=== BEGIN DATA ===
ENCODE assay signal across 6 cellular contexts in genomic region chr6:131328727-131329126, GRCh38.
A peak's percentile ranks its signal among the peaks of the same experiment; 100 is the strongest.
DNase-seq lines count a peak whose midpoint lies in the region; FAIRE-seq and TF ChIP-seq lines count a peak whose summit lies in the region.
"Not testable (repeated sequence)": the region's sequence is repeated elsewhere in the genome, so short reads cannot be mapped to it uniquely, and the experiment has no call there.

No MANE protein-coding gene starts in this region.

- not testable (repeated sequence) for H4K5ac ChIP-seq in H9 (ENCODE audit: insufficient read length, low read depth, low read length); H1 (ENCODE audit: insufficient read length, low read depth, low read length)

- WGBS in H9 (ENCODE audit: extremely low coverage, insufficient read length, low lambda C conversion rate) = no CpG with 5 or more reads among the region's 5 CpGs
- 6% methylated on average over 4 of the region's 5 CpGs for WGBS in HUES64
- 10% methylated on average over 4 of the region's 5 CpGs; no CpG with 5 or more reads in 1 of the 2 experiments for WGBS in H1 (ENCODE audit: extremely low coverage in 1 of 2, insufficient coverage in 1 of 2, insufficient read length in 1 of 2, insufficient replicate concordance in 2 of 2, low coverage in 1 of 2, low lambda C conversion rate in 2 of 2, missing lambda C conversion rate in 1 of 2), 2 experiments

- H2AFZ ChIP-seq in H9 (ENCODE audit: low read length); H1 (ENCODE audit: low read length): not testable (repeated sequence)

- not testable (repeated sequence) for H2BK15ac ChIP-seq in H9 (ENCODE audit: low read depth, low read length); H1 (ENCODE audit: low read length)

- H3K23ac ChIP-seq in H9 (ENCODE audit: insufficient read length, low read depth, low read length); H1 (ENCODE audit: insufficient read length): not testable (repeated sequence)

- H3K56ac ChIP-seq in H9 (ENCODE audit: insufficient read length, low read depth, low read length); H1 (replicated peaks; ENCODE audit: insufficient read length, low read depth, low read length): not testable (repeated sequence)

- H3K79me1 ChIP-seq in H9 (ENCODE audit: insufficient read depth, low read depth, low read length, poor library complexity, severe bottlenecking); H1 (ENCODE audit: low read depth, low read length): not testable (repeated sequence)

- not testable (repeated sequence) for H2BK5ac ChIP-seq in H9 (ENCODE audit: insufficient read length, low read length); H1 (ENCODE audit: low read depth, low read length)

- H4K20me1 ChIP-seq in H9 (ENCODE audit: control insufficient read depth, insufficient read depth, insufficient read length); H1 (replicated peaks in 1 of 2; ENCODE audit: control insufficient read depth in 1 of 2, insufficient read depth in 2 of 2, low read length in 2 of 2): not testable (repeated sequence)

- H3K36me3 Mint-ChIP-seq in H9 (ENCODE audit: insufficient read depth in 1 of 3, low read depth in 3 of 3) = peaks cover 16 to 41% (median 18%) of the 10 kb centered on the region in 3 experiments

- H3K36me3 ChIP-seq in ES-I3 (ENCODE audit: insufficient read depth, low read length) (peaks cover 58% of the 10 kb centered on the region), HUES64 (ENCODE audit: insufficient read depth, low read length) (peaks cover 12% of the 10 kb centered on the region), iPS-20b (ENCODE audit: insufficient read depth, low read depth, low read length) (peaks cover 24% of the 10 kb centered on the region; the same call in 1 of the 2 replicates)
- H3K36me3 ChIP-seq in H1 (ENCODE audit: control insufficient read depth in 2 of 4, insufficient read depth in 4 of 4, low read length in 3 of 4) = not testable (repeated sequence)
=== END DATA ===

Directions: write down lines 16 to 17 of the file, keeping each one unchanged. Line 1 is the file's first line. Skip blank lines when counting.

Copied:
- H4K20me1 ChIP-seq in H9 (ENCODE audit: control insufficient read depth, insufficient read depth, insufficient read length); H1 (replicated peaks in 1 of 2; ENCODE audit: control insufficient read depth in 1 of 2, insufficient read depth in 2 of 2, low read length in 2 of 2): not testable (repeated sequence)

- H3K36me3 Mint-ChIP-seq in H9 (ENCODE audit: insufficient read depth in 1 of 3, low read depth in 3 of 3) = peaks cover 16 to 41% (median 18%) of the 10 kb centered on the region in 3 experiments